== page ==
On October 11, 2018, the Occupational Health and Safety Administration (OSHA) issued a memorandum clarifying its position regarding safety incentive programs and post-incident drug testing.

Two years ago, in October 2016, OSHA issued a memorandum that prohibited drug testing employees who reported injuries or illness unless there was an “objectively reasonable basis” for doing so.

Thanks to a recent federal appellate court decision, OSHA now has even more leeway to issue costly repeat citations to employers. As many employers know, there are different classifications for civil violations of OSHA regulations, including other-than-serious, serious, repeat, and willful. Penalties, both monetary and non-monetary, increase with higher classification levels. OSHA recently increased the

At this year’s National Safety Council (NSC) Congress & Expo in Indianapolis, OSHA’s Deputy Director of Enforcement Programs announced its preliminary list of the top ten citations issued for fiscal year 2017. OSHA’s top 10 violations for 2017 are as follows:

  1. Fall Protection in Construction (29 CFR 1926.501) 6,072 violations
    Frequently violated requirements include unprotected

Orange Safety SignsOn January 13, 2017, the Occupational Safety and Health Administration issued Recommended Practices for Anti-Retaliation Programs, which are intended to allow employees to raise safety issues arising in the workplace without fear of retaliation. The 12-page document sets forth recommendations that apply to private and public employees protected by the more than twenty (20)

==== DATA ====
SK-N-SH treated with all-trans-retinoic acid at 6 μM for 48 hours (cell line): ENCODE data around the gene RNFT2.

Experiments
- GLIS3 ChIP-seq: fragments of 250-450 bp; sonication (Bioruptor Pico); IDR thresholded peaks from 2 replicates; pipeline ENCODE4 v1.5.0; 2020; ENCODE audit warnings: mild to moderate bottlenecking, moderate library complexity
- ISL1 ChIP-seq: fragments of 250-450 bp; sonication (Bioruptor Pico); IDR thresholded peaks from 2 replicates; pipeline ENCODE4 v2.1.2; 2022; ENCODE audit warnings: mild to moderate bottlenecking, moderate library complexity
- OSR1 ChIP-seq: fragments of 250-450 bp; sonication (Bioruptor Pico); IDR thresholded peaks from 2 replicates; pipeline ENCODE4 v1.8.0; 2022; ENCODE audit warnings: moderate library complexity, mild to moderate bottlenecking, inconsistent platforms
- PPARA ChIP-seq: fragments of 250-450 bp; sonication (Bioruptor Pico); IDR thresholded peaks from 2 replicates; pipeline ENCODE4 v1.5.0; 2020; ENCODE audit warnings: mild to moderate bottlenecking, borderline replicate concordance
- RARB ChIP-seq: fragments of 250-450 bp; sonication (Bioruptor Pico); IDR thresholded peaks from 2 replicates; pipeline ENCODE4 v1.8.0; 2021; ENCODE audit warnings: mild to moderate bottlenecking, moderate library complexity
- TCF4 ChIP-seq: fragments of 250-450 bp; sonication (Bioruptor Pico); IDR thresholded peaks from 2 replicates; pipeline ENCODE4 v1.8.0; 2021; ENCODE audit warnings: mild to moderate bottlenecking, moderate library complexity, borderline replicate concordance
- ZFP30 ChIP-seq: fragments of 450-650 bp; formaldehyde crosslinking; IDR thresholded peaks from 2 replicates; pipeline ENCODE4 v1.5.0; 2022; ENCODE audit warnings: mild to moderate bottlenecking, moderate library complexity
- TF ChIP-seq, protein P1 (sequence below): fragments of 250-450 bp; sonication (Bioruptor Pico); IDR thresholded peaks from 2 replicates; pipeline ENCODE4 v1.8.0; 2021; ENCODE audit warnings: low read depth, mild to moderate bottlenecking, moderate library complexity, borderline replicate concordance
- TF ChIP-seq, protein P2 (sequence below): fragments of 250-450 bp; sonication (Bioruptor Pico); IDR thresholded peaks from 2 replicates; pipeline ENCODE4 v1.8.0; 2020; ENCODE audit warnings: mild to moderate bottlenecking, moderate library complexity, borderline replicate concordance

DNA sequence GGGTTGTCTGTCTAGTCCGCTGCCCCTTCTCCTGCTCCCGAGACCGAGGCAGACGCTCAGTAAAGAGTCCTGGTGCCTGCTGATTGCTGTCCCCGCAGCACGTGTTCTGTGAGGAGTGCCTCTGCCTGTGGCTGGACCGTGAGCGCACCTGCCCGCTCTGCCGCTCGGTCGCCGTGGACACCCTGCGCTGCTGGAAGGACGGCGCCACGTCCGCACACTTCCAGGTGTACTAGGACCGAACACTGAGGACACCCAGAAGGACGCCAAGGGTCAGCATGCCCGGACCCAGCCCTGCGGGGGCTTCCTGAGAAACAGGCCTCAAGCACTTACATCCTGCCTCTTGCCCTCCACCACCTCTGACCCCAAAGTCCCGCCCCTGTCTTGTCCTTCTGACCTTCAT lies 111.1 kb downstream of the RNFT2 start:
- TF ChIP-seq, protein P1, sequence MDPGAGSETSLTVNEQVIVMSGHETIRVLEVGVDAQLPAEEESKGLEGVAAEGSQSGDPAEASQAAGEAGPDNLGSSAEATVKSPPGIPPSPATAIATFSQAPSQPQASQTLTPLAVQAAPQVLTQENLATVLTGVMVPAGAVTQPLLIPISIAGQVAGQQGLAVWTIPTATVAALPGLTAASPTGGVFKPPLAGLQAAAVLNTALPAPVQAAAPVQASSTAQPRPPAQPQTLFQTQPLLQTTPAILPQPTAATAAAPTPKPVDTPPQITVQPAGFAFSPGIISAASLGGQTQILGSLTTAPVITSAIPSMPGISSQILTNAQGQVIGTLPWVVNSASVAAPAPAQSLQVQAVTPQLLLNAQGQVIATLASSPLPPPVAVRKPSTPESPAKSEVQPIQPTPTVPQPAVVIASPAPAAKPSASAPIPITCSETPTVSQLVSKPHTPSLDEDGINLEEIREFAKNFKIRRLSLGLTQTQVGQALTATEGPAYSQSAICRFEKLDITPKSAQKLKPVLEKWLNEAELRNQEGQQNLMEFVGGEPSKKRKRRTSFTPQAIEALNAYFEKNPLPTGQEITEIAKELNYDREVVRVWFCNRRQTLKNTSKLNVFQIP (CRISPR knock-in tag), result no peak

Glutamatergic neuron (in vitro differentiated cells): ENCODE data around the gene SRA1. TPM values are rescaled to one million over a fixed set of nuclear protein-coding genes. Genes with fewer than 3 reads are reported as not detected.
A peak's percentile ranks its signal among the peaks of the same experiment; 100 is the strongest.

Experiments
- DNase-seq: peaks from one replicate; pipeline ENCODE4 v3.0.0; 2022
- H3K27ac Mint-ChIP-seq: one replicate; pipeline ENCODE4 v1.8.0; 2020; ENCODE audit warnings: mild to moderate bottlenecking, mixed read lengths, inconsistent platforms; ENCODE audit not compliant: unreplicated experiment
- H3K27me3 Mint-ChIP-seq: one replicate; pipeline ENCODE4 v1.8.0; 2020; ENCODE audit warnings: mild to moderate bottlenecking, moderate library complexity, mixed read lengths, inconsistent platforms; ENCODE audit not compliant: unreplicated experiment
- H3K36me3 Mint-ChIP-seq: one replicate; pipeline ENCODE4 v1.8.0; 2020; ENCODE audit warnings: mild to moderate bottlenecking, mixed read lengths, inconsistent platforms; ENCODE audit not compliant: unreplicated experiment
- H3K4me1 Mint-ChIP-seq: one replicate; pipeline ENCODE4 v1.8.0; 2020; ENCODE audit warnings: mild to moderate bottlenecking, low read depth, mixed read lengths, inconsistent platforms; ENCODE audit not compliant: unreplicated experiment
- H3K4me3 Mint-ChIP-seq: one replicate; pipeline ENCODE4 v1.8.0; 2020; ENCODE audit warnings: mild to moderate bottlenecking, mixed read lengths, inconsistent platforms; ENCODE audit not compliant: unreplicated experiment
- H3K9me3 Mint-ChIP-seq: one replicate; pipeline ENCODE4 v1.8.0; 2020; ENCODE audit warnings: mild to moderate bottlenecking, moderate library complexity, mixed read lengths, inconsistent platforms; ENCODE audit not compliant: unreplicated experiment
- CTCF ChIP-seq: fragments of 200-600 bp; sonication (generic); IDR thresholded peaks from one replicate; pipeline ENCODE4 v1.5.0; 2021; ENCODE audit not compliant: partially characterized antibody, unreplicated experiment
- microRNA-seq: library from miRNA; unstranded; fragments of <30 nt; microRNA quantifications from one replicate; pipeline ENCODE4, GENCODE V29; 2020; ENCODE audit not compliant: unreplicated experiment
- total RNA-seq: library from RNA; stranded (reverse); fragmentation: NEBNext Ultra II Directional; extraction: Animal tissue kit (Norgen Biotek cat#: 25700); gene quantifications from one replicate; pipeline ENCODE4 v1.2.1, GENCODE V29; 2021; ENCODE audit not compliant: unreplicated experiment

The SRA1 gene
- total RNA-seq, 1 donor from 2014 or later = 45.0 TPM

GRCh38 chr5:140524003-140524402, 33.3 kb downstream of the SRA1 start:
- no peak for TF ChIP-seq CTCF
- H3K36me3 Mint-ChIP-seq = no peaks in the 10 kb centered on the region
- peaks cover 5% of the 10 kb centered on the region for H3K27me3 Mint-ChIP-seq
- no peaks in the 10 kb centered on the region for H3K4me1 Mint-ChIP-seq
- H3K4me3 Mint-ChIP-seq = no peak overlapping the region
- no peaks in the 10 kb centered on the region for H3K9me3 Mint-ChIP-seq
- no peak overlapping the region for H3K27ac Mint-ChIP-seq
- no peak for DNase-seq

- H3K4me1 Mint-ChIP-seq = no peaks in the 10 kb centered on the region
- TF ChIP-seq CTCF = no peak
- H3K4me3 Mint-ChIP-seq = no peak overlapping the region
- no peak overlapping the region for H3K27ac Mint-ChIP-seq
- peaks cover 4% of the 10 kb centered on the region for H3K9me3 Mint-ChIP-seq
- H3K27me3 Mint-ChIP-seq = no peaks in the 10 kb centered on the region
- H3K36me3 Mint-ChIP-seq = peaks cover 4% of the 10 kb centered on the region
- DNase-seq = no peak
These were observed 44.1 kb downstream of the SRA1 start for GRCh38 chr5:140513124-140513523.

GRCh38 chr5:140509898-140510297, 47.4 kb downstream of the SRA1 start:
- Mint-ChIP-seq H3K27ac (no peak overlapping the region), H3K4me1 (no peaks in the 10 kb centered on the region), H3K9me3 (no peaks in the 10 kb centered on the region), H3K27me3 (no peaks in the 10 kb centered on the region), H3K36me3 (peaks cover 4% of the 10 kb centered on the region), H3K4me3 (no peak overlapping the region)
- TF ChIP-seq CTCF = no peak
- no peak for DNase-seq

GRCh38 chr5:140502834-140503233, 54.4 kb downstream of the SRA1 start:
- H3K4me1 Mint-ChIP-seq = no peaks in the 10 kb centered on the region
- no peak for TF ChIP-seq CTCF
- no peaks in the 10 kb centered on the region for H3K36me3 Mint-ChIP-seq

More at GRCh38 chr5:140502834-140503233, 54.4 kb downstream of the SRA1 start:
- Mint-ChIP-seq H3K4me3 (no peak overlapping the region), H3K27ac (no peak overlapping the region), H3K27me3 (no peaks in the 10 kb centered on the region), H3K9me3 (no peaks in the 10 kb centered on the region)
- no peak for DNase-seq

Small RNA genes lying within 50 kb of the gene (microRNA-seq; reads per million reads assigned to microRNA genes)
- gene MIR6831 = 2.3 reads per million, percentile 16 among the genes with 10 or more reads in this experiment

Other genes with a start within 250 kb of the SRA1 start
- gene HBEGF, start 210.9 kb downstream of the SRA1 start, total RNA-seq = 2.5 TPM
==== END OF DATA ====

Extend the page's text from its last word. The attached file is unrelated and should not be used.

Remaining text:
Work Injury Claim Form on desk with glasses and pen
Work Injury Claim Form on desk with glasses and pen

On November 28, 2016, the United States District Court for the Northern District of Texas denied industry employers’ efforts to enjoin OSHA from beginning to enforce portions of OSHA’s May 2016 final rule that purports to prohibit, among other things: 1)

On October 28, 2016, the Supreme Court of the United States said that it would decide whether the Obama Administration’s interpretation of Title IX as requiring schools to allow students to utilize restrooms that correspond to their gender identities is proper. The case of Gloucester County School Board v. GG, involves the claims of a

Rule Also Has Potential Ramifications for Employers’ Post-Accident Drug-Testing Policies

OSHA recently released its Final Rule on the electronic recording and submission of injury and illness records. The Rule has several important provisions of which employers need to be aware, as well as some potential ramifications to long-standing employer practices.

Here are the basic requirements

On November 2, 2015, President Obama signed the Bipartisan Budget Act (the “Act”) of 2015 into law.  P.L. 114-74. The Act changes the Federal Civil Penalties Inflation Adjustment Act of 1990, enacted at 28 U.S.C. §2461. These little-noticed changes have huge ramifications because they specifically remove OSHA from the list of agencies that are exempt

Ebola Hemorrhagic Fever (also known as Ebola or EVD) has caused significant concerns for Ohio employers, particularly as the connections between our local workforce and Dallas healthcare worker April Vinson continue to come to light. Vinson, who has tested positive for the virus, reportedly traveled by air to Cleveland on October 10 and returned to